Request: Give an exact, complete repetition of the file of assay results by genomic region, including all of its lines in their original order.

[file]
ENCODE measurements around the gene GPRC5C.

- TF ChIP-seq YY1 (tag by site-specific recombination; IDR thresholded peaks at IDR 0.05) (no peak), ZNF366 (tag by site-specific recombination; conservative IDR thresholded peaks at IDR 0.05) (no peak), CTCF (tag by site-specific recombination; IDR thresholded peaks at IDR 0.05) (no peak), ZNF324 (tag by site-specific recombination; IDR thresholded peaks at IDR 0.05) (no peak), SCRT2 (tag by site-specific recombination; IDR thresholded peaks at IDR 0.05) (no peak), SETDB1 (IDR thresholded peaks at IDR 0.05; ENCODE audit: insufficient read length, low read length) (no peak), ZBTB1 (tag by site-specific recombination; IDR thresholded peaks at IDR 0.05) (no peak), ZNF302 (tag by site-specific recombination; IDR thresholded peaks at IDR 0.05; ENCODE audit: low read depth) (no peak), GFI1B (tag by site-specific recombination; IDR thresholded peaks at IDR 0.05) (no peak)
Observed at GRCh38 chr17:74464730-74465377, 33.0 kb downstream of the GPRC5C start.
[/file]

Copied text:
ENCODE measurements around the gene GPRC5C.

- TF ChIP-seq YY1 (tag by site-specific recombination; IDR thresholded peaks at IDR 0.05) (no peak), ZNF366 (tag by site-specific recombination; conservative IDR thresholded peaks at IDR 0.05) (no peak), CTCF (tag by site-specific recombination; IDR thresholded peaks at IDR 0.05) (no peak), ZNF324 (tag by site-specific recombination; IDR thresholded peaks at IDR 0.05) (no peak), SCRT2 (tag by site-specific recombination; IDR thresholded peaks at IDR 0.05) (no peak), SETDB1 (IDR thresholded peaks at IDR 0.05; ENCODE audit: insufficient read length, low read length) (no peak), ZBTB1 (tag by site-specific recombination; IDR thresholded peaks at IDR 0.05) (no peak), ZNF302 (tag by site-specific recombination; IDR thresholded peaks at IDR 0.05; ENCODE audit: low read depth) (no peak), GFI1B (tag by site-specific recombination; IDR thresholded peaks at IDR 0.05) (no peak)
Observed at GRCh38 chr17:74464730-74465377, 33.0 kb downstream of the GPRC5C start.